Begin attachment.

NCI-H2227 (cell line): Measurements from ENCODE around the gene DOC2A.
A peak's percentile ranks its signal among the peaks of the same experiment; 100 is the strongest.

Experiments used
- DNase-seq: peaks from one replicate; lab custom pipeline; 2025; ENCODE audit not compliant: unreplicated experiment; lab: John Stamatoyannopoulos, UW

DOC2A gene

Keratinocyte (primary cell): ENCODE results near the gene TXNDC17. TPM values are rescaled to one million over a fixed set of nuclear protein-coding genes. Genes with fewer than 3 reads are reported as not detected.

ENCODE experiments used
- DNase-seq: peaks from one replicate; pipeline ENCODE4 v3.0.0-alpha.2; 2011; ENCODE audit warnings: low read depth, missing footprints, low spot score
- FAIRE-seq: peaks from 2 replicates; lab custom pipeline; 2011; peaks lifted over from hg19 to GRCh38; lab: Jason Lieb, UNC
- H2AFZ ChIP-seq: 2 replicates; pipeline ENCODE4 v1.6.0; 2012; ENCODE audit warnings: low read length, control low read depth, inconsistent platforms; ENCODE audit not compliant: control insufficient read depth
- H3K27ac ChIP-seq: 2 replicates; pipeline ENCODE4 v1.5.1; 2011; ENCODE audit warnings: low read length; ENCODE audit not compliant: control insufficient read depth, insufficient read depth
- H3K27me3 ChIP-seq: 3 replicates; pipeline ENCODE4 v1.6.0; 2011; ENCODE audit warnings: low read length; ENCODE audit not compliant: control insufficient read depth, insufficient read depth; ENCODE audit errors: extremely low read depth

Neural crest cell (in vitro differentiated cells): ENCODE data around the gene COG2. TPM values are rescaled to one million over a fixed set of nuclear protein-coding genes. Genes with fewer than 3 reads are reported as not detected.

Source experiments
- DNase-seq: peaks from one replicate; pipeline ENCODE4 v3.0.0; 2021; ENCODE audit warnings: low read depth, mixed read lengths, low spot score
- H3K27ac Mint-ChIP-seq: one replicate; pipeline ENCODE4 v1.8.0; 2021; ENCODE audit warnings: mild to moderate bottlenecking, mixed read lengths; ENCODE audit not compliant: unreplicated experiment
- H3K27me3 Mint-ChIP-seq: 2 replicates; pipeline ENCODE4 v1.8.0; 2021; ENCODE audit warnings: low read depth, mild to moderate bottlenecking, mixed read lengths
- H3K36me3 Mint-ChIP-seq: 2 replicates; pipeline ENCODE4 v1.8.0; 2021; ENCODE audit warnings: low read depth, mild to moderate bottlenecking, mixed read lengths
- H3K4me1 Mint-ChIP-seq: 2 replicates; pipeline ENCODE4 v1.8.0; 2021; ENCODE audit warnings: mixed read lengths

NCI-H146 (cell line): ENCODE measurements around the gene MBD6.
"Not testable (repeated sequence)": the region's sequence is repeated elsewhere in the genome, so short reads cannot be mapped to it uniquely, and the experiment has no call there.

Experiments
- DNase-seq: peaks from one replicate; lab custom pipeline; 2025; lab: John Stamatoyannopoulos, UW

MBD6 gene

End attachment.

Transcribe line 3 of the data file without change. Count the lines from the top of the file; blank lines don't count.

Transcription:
Experiments used